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Split screens for narrative tension and visual impact

by Critical Commons Manager

In the pre-digital era of Norman Jewison's original version of The Thomas Crown Affair, it was a lot of trouble to create the kind of elaborate split screen sequences seen here. A handful of motion graphics artists and animators including Pablo Ferro and Saul Bass specialized in this process, which required precise choreography and framing during shooting and extensive post-production using an optical printer. While some films use this technique for mere visual impact, in The Thomas Crown Affair, it is also motivated by the narrative, which involves numerous, remote action sequences that are executed in precise synchronization. Seeing these actions, linked diegetically by telephone calls and extra-diegetically through split screens, heightens the tension associated with the heist narrative playing out across these scenes. How does this use of narratively motivated split screens compare with the dazzling action sequence on the polo field from the same film?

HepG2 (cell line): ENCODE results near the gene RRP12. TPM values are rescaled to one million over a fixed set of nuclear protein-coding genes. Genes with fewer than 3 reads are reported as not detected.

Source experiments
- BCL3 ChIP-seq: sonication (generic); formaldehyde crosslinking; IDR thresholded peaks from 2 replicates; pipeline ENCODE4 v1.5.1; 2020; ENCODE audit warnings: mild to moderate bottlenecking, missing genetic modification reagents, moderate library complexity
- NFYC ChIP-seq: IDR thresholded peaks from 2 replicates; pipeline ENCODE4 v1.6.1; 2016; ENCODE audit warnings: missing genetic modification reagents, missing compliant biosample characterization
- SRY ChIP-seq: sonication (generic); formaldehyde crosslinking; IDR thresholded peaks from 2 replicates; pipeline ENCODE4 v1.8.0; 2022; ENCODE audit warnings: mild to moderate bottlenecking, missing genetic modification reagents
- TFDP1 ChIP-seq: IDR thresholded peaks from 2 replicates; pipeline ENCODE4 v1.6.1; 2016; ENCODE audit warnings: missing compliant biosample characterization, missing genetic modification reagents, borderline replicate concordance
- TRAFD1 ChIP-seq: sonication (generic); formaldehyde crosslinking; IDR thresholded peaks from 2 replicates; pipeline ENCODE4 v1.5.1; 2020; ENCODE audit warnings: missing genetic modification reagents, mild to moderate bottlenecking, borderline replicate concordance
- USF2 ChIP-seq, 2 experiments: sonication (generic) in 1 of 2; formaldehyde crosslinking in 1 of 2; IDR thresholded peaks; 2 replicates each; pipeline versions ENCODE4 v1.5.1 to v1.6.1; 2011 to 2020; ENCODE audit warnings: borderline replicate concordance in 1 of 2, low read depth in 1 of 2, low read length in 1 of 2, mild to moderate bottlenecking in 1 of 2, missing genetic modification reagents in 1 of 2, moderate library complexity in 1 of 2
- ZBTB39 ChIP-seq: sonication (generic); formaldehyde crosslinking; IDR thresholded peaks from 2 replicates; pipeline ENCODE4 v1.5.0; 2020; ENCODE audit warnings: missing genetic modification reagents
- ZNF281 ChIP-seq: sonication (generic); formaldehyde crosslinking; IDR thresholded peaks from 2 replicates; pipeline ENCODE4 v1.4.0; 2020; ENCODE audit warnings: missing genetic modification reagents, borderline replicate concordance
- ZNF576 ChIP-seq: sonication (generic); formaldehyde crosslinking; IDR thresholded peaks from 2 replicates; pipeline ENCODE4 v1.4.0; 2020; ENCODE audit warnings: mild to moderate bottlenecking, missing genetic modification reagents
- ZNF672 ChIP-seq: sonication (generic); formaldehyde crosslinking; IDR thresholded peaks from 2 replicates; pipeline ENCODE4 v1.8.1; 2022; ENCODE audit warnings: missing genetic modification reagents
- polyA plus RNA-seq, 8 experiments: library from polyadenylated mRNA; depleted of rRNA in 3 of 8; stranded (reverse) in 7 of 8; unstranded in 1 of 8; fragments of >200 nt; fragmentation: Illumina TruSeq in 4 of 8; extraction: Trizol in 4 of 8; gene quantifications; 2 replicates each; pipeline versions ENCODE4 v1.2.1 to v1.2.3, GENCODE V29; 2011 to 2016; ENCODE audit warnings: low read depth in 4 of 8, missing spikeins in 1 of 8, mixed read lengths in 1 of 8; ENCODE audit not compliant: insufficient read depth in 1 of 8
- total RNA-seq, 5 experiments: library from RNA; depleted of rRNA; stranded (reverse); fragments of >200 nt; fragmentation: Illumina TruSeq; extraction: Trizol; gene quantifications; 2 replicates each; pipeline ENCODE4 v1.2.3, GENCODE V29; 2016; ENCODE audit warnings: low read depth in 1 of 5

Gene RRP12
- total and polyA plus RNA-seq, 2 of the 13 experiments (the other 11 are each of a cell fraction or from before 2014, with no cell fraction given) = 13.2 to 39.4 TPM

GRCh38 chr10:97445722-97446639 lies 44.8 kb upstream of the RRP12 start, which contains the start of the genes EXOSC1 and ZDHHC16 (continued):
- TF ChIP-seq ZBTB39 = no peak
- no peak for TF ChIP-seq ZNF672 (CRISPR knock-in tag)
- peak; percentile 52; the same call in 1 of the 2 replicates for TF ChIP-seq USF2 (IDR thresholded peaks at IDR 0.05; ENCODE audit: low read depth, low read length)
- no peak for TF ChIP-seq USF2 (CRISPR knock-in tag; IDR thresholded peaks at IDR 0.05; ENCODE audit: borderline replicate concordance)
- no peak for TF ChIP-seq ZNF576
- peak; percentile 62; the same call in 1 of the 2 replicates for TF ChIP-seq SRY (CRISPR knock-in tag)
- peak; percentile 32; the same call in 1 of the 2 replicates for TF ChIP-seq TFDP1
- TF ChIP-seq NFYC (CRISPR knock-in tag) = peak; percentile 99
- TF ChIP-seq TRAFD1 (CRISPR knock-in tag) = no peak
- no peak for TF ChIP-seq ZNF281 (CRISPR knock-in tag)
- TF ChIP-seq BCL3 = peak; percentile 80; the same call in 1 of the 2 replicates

Montage of split screen sequences from The Thomas Crown Affair

Pablo Ferro designed these five split screen sequences to highlight simultaneous actions and precise synchronization of a heist

from The Thomas Crown Affair (1968)
Creator: Pablo Ferro
Posted by Critical Commons Manager